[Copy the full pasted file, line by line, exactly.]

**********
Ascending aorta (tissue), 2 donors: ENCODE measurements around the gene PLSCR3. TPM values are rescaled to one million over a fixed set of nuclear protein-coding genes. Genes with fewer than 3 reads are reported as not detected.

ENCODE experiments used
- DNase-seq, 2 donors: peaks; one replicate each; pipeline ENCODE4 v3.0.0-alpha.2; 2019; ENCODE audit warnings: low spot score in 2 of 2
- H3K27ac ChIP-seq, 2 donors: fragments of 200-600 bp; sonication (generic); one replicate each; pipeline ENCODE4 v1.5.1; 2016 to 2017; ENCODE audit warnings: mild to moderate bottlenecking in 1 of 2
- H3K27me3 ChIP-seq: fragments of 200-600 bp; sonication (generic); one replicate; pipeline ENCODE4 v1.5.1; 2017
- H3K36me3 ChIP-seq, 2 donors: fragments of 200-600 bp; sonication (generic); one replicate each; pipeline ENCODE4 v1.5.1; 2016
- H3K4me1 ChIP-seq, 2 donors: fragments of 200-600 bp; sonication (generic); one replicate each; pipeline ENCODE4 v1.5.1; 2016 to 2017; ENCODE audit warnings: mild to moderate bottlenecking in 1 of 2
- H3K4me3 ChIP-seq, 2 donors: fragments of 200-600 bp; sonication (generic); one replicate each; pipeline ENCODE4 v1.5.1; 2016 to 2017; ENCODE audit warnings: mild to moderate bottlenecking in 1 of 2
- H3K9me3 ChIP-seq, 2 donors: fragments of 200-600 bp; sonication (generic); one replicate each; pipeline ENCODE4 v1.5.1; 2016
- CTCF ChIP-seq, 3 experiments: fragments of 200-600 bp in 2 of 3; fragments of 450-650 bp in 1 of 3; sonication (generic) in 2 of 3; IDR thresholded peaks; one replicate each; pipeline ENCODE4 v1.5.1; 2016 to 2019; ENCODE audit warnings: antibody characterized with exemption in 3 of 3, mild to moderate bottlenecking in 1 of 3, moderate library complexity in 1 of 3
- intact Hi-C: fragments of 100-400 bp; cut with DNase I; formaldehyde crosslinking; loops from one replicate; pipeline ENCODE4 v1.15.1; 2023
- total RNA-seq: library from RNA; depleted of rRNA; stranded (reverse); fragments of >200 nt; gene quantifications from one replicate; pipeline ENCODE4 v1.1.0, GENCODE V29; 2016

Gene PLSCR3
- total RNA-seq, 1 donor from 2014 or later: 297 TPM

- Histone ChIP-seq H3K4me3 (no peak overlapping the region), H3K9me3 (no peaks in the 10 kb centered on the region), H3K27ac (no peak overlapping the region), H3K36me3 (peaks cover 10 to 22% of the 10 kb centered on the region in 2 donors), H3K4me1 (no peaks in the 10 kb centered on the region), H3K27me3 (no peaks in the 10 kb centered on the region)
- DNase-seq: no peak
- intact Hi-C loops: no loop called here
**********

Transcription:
Ascending aorta (tissue), 2 donors: ENCODE measurements around the gene PLSCR3. TPM values are rescaled to one million over a fixed set of nuclear protein-coding genes. Genes with fewer than 3 reads are reported as not detected.

ENCODE experiments used
- DNase-seq, 2 donors: peaks; one replicate each; pipeline ENCODE4 v3.0.0-alpha.2; 2019; ENCODE audit warnings: low spot score in 2 of 2
- H3K27ac ChIP-seq, 2 donors: fragments of 200-600 bp; sonication (generic); one replicate each; pipeline ENCODE4 v1.5.1; 2016 to 2017; ENCODE audit warnings: mild to moderate bottlenecking in 1 of 2
- H3K27me3 ChIP-seq: fragments of 200-600 bp; sonication (generic); one replicate; pipeline ENCODE4 v1.5.1; 2017
- H3K36me3 ChIP-seq, 2 donors: fragments of 200-600 bp; sonication (generic); one replicate each; pipeline ENCODE4 v1.5.1; 2016
- H3K4me1 ChIP-seq, 2 donors: fragments of 200-600 bp; sonication (generic); one replicate each; pipeline ENCODE4 v1.5.1; 2016 to 2017; ENCODE audit warnings: mild to moderate bottlenecking in 1 of 2
- H3K4me3 ChIP-seq, 2 donors: fragments of 200-600 bp; sonication (generic); one replicate each; pipeline ENCODE4 v1.5.1; 2016 to 2017; ENCODE audit warnings: mild to moderate bottlenecking in 1 of 2
- H3K9me3 ChIP-seq, 2 donors: fragments of 200-600 bp; sonication (generic); one replicate each; pipeline ENCODE4 v1.5.1; 2016
- CTCF ChIP-seq, 3 experiments: fragments of 200-600 bp in 2 of 3; fragments of 450-650 bp in 1 of 3; sonication (generic) in 2 of 3; IDR thresholded peaks; one replicate each; pipeline ENCODE4 v1.5.1; 2016 to 2019; ENCODE audit warnings: antibody characterized with exemption in 3 of 3, mild to moderate bottlenecking in 1 of 3, moderate library complexity in 1 of 3
- intact Hi-C: fragments of 100-400 bp; cut with DNase I; formaldehyde crosslinking; loops from one replicate; pipeline ENCODE4 v1.15.1; 2023
- total RNA-seq: library from RNA; depleted of rRNA; stranded (reverse); fragments of >200 nt; gene quantifications from one replicate; pipeline ENCODE4 v1.1.0, GENCODE V29; 2016

Gene PLSCR3
- total RNA-seq, 1 donor from 2014 or later: 297 TPM

- Histone ChIP-seq H3K4me3 (no peak overlapping the region), H3K9me3 (no peaks in the 10 kb centered on the region), H3K27ac (no peak overlapping the region), H3K36me3 (peaks cover 10 to 22% of the 10 kb centered on the region in 2 donors), H3K4me1 (no peaks in the 10 kb centered on the region), H3K27me3 (no peaks in the 10 kb centered on the region)
- DNase-seq: no peak
- intact Hi-C loops: no loop called here